Despite the many tragedies of 2005's Hurricane Katrina, New Orleans reported some positive news for the art world: The majority of the New Orleans Museum of Art's renowned collection survived the tempest.
Now 80 of those works of art are visiting Stanford University, in a Cantor Arts Center exhibit called "Spared from the Storm." On exhibit are paintings, drawings and sculptures by some of the most important names in European and American art from the 17th through mid-20th centuries, including Monet, Degas, Picasso, Pollock, Magritte, Giacometti and O'Keeffe.
France has many of her artists represented, thanks to New Orleans' roots. There's Renoir's circa-1908 oil painting "Seamstress at a Window," for instance, and a life-size circa-1788 portrait of Marie Antoinette by Elisabeth-Louise Vigee-LeBrun. American creations include Pollock's early drip painting "Composition" (1948) and Mary Cassatt's 1906 "Mother and Child in the Conservatory."
The exhibit runs through Oct. 5 off Palm Drive at Museum Way, open Wednesday through Sunday from 11 a.m. to 5 p.m. and Thursdays until 8. Admission is free. Go to museum.stanford.edu or call 650-723-4177.
Stanford Summer Jazz
Summer is already in the air at Stanford Shopping Center — at least on Thursday evenings.
For the 22nd year, free jazz concerts are being performed weekly at the center. The shows take place from 6 to 7:30 p.m. in Clock Tower Plaza (near Neiman Marcus), produced by the nonprofit SFJAZZ.
Next on the agenda, on June 12, is Berkeley baritone Ed Reed, who has been praised by the San Jose Mercury News as "a brilliant, idiosyncratic song stylist." Reed grew up in Watts, California, in the 1930s and '40s and followed an unusual musical path: He sang with an inmate big band while serving time in San Quentin and Folsom prisons on drug charges, according to his Web site. Now he has a busy schedule of gigs at festivals and clubs such as Yoshi's in Oakland.
The following week, the Anton Schwartz Quintet plays on June 19 at Stanford. San Francisco saxophonist Anton Schwartz is undoubtedly familiar with this turf; before making the leap to the jazz world, he did research in artificial intelligence at Stanford, as well as at Harvard. He's also taught at the Stanford Jazz Workshop.
Other artists scheduled to perform on upcoming weeks include Pyeng Threadgill (June 26), Maria Volonte (July 3) and the Jane Getter Trio with guest Mimi Fox (July 10). Go to sfjazz.org or call 650-617-8200.
South Bay Brass
Musician Karl Schmidt of Palo Alto took a 40-year hiatus from composing and arranging music before he started doing it again in 2006. But melodies are clearly still in his blood.
This Saturday, the South Bay Brass ensemble will play his composition "Three Pieces for Brass" as part of an evening of new music written by Bay Area members of the National Association of Composers. The concert begins at 8 p.m. at the Palo Alto Art Center at 1313 Newell Road.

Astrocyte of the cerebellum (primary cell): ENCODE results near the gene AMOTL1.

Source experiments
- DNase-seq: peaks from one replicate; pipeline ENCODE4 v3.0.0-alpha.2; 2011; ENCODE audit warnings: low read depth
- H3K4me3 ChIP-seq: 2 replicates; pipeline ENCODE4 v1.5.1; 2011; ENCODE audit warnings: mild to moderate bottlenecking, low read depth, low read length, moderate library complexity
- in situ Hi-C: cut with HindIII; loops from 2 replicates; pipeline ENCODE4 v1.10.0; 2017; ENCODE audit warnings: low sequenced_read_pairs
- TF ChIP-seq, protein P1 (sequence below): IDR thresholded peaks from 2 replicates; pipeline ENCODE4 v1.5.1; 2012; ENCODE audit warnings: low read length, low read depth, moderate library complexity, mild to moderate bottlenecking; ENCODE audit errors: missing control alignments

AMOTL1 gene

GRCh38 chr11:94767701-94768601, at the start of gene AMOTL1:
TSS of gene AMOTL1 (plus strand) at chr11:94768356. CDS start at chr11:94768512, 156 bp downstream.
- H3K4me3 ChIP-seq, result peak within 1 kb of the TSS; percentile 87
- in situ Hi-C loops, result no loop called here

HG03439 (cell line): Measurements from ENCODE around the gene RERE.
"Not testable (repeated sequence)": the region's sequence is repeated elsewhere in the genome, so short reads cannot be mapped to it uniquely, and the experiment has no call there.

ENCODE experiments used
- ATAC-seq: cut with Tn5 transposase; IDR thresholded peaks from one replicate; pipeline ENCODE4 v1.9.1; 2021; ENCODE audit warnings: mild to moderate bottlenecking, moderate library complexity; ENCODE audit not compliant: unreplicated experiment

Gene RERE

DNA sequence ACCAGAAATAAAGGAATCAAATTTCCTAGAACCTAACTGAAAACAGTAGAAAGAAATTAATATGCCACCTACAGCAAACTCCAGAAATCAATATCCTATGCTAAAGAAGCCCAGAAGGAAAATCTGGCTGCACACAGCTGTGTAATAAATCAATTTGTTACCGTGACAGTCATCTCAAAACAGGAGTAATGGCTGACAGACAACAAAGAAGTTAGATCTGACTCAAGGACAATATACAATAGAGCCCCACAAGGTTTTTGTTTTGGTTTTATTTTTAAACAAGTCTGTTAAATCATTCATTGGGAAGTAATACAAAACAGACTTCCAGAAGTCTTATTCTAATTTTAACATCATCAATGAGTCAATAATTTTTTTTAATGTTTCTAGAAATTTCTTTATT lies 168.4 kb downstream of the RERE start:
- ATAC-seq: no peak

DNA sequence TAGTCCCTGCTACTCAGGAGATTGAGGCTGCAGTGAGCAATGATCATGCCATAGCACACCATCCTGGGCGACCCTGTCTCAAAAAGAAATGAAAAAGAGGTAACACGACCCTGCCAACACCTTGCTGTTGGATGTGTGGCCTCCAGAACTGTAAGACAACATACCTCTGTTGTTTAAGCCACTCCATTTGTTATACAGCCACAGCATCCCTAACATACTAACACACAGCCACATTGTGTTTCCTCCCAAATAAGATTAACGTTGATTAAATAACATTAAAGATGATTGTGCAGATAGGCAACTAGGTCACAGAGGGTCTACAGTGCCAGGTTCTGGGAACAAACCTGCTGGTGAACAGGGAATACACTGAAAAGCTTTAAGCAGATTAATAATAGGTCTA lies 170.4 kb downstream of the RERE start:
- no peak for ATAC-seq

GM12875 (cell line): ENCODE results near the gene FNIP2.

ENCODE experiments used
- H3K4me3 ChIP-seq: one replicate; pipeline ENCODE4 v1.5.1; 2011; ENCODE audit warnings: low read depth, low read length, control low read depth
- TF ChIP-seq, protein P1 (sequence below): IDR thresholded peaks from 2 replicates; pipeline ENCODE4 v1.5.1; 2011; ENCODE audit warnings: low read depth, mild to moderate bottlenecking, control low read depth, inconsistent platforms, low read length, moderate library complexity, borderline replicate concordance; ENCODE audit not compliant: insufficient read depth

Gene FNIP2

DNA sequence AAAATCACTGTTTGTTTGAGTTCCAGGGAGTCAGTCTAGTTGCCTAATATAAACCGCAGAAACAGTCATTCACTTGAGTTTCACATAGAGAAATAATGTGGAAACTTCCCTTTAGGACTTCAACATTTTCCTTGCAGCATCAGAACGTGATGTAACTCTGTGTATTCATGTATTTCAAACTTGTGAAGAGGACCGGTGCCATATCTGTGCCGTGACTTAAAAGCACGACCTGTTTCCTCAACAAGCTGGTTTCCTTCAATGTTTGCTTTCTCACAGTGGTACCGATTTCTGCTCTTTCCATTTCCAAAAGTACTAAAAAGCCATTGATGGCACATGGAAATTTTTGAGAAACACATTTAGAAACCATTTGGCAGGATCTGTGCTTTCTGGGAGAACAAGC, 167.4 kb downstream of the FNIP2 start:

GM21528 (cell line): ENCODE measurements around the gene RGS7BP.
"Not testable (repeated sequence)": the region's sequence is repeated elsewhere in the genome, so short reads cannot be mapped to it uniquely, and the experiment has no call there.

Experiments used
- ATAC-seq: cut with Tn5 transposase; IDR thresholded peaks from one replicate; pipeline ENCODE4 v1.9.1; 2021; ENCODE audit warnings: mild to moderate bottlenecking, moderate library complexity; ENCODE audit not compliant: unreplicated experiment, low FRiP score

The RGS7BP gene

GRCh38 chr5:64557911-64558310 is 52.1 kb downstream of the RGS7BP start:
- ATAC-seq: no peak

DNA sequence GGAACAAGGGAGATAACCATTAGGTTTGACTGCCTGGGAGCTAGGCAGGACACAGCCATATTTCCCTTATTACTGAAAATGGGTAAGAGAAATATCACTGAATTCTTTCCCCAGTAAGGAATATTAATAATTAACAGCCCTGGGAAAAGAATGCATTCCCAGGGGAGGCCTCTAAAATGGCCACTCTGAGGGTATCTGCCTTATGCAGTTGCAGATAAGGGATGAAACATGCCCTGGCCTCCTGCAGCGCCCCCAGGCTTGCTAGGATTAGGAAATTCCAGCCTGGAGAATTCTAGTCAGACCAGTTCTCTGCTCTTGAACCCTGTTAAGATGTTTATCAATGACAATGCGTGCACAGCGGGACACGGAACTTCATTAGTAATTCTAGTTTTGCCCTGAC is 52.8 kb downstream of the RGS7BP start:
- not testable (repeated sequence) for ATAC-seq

"The title of each of the 'Three Pieces for Brass' suggests the dominant mood I was in while writing each piece," Schmidt, a clarinet player, wrote in the program notes. "'Quest' is restive and unsettled as several themes work their way through diminished, minor and finally major chord structures. 'Reflection' is inward-looking, quiet and relaxed. And 'Triumph' is a button-popping stroll down the aisle to get that pat on the head for a job well done."
Schmidt's other musical experience includes attending the Lawrence College Conservatory of Music in Wisconsin and recording the jazz album "Windy City Profile."
Tickets to Saturday's concert are $15 general and $10 for seniors. Go to www.southbaybrass.com or call 408-269-2301.
Mid-Peninsula Shakespeare Festival
If you're a Bard buff, this month should be just as you like it. The annual Mid-Peninsula Shakespeare Festival returns to the Peninsula, with free 8 p.m. outdoor performances scheduled throughout June at Mid-Peninsula High School.
Shows, presented by the Festival Theatre Ensemble, start this Saturday with Shakespeare's "As You Like It." The play will also be performed on June 8, 15 and 28. Next up is Shakespeare's "The Tempest"; performance dates are June 20, 21 and 29.
The festival takes a different turn with its third show, the classic "Beauty and the Beast" adapted by Bruce W. De Les Dernier. Show dates are June 13, 14, 22 and 27.
Performances are at 1340 Willow Road in Menlo Park, east of U.S. 101. The nights can get chilly out there, so audience members are advised to dress warmly.
For more information, go to www.menloplayersguild.org. (While Menlo Players Guild is no longer in existence, it partnered with the Los Gatos-based Festival Theatre Ensemble for many years and is still hosting information on its Web site.)
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